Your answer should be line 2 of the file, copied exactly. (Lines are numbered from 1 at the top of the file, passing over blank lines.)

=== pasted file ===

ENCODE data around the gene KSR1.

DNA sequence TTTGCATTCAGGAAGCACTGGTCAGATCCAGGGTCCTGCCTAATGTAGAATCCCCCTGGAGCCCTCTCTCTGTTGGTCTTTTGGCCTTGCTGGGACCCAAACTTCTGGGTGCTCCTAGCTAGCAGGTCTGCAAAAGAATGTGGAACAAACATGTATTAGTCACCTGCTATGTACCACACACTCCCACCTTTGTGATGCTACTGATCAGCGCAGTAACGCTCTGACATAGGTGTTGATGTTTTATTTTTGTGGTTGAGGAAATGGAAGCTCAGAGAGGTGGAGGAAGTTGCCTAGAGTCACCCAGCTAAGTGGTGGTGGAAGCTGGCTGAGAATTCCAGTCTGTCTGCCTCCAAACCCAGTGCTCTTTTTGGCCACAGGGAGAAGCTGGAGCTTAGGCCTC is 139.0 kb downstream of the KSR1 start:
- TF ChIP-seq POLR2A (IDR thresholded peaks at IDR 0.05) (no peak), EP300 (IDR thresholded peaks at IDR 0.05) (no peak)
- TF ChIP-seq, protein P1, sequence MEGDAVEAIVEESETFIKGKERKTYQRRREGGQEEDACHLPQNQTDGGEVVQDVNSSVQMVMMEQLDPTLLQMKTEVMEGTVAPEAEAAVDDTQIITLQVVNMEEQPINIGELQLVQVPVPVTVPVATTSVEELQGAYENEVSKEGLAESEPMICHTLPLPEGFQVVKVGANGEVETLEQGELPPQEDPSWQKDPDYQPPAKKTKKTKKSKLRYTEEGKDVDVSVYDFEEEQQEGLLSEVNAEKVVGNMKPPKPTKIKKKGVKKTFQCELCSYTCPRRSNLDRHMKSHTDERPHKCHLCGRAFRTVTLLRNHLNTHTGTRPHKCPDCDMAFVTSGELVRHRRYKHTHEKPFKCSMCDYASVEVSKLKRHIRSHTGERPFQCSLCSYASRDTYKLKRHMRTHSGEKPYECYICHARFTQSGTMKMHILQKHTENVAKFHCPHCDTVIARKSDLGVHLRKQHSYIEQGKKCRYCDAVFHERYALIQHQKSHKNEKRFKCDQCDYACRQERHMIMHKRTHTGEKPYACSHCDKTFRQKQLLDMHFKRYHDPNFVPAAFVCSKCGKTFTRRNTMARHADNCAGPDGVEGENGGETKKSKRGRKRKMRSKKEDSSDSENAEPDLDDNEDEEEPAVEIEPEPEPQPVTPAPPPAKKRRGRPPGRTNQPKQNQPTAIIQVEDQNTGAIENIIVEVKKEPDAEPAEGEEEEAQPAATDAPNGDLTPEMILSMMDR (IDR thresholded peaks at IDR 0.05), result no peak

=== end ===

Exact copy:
DNA sequence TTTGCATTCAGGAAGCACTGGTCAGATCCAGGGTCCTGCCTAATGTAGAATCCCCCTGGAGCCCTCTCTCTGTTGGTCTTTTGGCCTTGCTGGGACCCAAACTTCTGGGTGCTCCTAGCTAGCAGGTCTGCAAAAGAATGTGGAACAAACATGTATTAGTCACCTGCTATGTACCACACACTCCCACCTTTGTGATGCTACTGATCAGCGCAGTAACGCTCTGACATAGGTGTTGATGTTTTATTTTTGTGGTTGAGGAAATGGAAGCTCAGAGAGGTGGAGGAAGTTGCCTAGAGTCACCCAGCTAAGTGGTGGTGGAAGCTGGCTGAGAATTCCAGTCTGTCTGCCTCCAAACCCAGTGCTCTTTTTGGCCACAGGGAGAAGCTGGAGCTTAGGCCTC is 139.0 kb downstream of the KSR1 start: